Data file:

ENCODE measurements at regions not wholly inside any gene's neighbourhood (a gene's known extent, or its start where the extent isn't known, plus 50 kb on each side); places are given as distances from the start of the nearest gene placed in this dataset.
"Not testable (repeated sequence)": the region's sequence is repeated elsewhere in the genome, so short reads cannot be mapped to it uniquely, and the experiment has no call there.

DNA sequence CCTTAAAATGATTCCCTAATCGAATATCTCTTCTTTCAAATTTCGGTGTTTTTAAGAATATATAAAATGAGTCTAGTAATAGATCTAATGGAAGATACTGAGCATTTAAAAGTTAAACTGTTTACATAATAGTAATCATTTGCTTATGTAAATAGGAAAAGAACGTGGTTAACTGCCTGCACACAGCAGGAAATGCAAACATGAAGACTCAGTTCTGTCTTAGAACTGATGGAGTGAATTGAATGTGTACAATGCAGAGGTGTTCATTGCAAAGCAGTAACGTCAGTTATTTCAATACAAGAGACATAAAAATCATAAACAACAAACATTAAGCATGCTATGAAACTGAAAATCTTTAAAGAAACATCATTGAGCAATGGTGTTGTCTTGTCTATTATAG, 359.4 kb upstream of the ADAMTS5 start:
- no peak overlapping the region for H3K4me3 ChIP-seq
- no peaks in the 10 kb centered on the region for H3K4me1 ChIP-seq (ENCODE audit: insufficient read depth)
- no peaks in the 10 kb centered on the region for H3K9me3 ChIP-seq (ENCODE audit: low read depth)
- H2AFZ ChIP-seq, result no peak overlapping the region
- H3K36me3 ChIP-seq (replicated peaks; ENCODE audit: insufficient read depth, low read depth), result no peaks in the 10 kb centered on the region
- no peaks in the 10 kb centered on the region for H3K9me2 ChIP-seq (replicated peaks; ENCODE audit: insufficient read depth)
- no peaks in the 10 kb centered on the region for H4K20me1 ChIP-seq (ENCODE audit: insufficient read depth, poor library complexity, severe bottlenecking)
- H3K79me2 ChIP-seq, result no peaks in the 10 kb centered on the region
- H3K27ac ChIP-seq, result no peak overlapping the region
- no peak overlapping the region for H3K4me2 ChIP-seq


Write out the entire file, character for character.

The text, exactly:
ENCODE measurements at regions not wholly inside any gene's neighbourhood (a gene's known extent, or its start where the extent isn't known, plus 50 kb on each side); places are given as distances from the start of the nearest gene placed in this dataset.
"Not testable (repeated sequence)": the region's sequence is repeated elsewhere in the genome, so short reads cannot be mapped to it uniquely, and the experiment has no call there.

DNA sequence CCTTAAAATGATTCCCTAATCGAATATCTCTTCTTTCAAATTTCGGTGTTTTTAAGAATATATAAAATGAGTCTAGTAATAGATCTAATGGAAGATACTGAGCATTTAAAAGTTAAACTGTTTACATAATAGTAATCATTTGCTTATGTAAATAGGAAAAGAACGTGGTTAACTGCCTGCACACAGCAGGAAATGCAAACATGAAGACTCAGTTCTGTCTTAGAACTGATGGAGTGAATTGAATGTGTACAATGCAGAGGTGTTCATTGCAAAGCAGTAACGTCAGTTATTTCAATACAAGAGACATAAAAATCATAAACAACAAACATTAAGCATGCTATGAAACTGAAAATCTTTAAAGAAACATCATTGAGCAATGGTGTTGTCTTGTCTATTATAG, 359.4 kb upstream of the ADAMTS5 start:
- no peak overlapping the region for H3K4me3 ChIP-seq
- no peaks in the 10 kb centered on the region for H3K4me1 ChIP-seq (ENCODE audit: insufficient read depth)
- no peaks in the 10 kb centered on the region for H3K9me3 ChIP-seq (ENCODE audit: low read depth)
- H2AFZ ChIP-seq, result no peak overlapping the region
- H3K36me3 ChIP-seq (replicated peaks; ENCODE audit: insufficient read depth, low read depth), result no peaks in the 10 kb centered on the region
- no peaks in the 10 kb centered on the region for H3K9me2 ChIP-seq (replicated peaks; ENCODE audit: insufficient read depth)
- no peaks in the 10 kb centered on the region for H4K20me1 ChIP-seq (ENCODE audit: insufficient read depth, poor library complexity, severe bottlenecking)
- H3K79me2 ChIP-seq, result no peaks in the 10 kb centered on the region
- H3K27ac ChIP-seq, result no peak overlapping the region
- no peak overlapping the region for H3K4me2 ChIP-seq